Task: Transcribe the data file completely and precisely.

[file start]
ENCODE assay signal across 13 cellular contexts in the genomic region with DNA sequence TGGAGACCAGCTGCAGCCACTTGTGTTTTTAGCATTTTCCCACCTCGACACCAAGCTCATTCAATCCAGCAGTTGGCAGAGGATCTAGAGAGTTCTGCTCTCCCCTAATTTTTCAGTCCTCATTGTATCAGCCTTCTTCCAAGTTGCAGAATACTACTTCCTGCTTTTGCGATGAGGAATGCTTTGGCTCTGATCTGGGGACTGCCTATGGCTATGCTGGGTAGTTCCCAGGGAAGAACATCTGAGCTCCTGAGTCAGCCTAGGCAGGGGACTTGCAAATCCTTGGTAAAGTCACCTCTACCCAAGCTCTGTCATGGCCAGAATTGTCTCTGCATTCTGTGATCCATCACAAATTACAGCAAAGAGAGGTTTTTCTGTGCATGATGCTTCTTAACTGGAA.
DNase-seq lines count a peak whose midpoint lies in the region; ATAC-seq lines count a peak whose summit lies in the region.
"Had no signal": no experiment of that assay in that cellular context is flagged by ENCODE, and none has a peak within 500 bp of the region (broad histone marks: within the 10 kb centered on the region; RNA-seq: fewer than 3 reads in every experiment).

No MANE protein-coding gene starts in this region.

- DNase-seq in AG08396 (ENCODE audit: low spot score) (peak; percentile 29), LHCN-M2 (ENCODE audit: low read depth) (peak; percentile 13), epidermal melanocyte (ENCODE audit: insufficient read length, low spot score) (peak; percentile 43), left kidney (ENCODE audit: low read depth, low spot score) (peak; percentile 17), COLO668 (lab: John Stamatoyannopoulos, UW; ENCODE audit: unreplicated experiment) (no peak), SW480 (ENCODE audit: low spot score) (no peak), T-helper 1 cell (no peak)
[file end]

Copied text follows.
ENCODE assay signal across 13 cellular contexts in the genomic region with DNA sequence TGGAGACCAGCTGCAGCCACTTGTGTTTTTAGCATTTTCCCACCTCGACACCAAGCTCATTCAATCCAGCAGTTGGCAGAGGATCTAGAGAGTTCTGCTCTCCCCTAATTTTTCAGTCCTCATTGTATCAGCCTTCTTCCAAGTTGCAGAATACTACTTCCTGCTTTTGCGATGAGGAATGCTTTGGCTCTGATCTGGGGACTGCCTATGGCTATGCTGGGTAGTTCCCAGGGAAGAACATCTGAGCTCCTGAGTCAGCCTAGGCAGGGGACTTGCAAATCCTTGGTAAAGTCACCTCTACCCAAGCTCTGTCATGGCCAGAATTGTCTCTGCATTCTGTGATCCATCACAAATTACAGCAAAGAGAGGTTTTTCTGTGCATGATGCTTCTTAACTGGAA.
DNase-seq lines count a peak whose midpoint lies in the region; ATAC-seq lines count a peak whose summit lies in the region.
"Had no signal": no experiment of that assay in that cellular context is flagged by ENCODE, and none has a peak within 500 bp of the region (broad histone marks: within the 10 kb centered on the region; RNA-seq: fewer than 3 reads in every experiment).

No MANE protein-coding gene starts in this region.

- DNase-seq in AG08396 (ENCODE audit: low spot score) (peak; percentile 29), LHCN-M2 (ENCODE audit: low read depth) (peak; percentile 13), epidermal melanocyte (ENCODE audit: insufficient read length, low spot score) (peak; percentile 43), left kidney (ENCODE audit: low read depth, low spot score) (peak; percentile 17), COLO668 (lab: John Stamatoyannopoulos, UW; ENCODE audit: unreplicated experiment) (no peak), SW480 (ENCODE audit: low spot score) (no peak), T-helper 1 cell (no peak)